It is an amazing love story and I enjoy sharing it. It is the story of my Mother’s parents … Minnie Wood Warren Hobart and Timothy Dwight Hobart. One afternoon a room-full of folks at the retirement center where I now live gathered to hear this story. The book is full of photographs from their lives and era so I projected a bunch of the photos on the screen in a PowerPoint presentation. Everyone enjoyed the pictures and the stories while sipping their glass of wine.
As I told them, I have had more fun with this book than most anything I’ve ever done. And I’ve had a great life with some pretty interesting twists and turns along the way.
While writing A Pioneer Love Story, the Letters of Minnie Hobart, I reconnected with a cousin in Wichita Falls. I hadn’t seen her in years in spite of the fact that I was in her wedding back in the dark ages. Rodney and I had fascinating trips to Vermont and Texas on research ventures. It is amazing what can be found by poking around in libraries and old file cabinets here and there. I even found two interviews with Minnie by Dr. L. F. Sheffy (head of the history department at West Texas A and M University) when he was writing The Life and Times of Timothy Dwight Hobart.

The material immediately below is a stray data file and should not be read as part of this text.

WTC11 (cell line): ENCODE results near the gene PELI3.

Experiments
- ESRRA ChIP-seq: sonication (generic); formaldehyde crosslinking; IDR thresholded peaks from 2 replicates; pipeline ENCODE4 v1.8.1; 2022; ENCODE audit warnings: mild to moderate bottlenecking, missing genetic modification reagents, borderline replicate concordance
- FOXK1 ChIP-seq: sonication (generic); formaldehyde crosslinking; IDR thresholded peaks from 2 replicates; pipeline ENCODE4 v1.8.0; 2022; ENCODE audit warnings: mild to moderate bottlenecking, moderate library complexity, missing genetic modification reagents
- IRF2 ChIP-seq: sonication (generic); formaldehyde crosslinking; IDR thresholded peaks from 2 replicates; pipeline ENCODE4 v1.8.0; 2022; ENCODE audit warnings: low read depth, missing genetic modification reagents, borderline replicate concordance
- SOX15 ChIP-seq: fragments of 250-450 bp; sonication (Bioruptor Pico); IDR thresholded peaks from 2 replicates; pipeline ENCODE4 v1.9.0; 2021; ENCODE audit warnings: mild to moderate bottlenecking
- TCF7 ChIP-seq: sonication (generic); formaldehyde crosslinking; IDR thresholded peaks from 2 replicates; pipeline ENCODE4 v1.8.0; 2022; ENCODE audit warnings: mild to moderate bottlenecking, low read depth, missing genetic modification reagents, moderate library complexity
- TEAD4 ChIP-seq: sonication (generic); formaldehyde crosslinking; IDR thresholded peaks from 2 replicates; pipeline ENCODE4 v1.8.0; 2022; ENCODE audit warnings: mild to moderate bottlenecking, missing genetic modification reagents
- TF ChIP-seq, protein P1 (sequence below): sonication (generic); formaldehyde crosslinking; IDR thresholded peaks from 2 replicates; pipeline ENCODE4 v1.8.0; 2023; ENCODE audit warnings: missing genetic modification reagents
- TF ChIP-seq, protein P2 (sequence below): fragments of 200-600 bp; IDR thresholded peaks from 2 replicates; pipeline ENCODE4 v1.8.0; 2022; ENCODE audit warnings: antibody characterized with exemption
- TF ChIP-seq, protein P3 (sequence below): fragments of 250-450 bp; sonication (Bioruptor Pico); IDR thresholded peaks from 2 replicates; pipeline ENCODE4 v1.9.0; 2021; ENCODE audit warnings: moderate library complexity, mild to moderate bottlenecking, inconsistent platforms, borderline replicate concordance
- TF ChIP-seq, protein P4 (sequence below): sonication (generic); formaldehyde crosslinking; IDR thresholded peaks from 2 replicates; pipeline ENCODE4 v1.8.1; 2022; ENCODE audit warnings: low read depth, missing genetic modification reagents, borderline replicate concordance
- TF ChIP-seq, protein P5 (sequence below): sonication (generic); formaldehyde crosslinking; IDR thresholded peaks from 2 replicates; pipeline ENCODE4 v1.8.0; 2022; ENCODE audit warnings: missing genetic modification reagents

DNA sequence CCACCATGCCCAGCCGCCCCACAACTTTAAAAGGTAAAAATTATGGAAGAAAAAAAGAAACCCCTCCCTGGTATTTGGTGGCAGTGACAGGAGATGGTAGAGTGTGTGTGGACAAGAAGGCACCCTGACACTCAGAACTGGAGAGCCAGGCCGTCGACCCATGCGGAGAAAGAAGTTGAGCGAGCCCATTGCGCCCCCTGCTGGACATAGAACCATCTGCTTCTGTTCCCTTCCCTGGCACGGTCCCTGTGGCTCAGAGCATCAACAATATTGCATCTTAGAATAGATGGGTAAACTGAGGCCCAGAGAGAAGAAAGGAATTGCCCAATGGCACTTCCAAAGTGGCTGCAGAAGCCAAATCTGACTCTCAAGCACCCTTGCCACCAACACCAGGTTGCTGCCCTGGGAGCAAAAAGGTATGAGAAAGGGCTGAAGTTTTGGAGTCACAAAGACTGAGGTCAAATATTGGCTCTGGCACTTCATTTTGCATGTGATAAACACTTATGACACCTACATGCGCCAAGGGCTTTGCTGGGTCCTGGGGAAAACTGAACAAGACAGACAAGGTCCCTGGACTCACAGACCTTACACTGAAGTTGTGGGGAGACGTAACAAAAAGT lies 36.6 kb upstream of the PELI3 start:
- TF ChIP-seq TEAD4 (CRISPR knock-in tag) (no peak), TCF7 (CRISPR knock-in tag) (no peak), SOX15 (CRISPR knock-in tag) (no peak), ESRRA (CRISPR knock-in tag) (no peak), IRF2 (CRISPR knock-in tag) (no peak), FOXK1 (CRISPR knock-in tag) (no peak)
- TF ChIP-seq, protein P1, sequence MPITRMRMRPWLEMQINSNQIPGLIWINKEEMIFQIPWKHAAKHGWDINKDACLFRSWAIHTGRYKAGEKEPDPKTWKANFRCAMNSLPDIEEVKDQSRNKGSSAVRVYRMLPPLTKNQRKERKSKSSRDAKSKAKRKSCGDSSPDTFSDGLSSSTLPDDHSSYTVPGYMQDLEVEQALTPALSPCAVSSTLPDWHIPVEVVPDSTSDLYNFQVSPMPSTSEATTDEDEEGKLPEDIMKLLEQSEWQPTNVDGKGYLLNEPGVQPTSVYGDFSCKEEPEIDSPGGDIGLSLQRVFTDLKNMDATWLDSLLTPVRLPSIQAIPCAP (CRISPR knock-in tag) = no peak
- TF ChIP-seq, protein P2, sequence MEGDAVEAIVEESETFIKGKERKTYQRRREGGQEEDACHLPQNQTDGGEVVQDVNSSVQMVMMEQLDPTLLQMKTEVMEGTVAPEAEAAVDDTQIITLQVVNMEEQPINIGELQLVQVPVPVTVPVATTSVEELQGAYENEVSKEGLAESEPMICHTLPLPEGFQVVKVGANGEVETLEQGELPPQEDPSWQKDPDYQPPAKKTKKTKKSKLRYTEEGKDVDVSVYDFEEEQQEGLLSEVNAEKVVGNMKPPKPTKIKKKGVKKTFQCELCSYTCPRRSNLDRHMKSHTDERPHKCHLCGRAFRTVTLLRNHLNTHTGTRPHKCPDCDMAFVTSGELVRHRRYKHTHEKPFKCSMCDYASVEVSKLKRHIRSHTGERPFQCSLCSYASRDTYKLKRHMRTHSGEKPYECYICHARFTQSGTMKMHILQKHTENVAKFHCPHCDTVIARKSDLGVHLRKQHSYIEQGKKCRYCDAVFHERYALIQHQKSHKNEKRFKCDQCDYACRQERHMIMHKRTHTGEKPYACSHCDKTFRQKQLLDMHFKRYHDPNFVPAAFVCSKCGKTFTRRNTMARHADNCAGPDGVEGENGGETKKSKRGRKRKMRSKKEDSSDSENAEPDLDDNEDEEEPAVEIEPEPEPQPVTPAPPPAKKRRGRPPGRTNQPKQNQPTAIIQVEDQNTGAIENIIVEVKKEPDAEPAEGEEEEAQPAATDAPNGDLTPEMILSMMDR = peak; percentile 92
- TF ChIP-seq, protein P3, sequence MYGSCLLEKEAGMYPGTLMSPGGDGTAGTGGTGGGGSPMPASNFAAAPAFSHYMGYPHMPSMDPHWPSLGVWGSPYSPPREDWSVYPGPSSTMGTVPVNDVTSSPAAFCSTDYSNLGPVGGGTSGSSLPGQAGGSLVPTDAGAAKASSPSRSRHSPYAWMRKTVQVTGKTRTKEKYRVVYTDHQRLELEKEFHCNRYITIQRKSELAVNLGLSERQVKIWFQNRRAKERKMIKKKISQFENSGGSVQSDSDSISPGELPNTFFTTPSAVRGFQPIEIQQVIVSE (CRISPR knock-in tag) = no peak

Book signings in Vermont, Texas and Kansas have triggered conversations with some fascinating people. The Vermont signing took place in the Montpelier Public Library…down the street from The Inn at Montpelier…a beautiful bed and breakfast where we stayed a couple of times.
In Texas, one signing was at the White Deer Land Museum, the building that housed my grandfather’s office with the White Deer Land Company. The second Texas book signing took place in the Panhandle-Plains Historical Museum in Canyon, TX. Being in Canyon gave us the opportunity to explore some of the Palo Duro Canyon State Park…a glorious adventure.
The Kansas book signing was in Arkansas City’s Burford Art Centre…which housed the movie theatre when we were growing up.
Who knows where my grandparents will take me next.
Minnie and Dwight in 1934 with their grandchildren (three more were coming later) at their Washita Ranch south of Canadian, TX. I’m the one on the right with the big bow in my hair. I think that was the style in those days.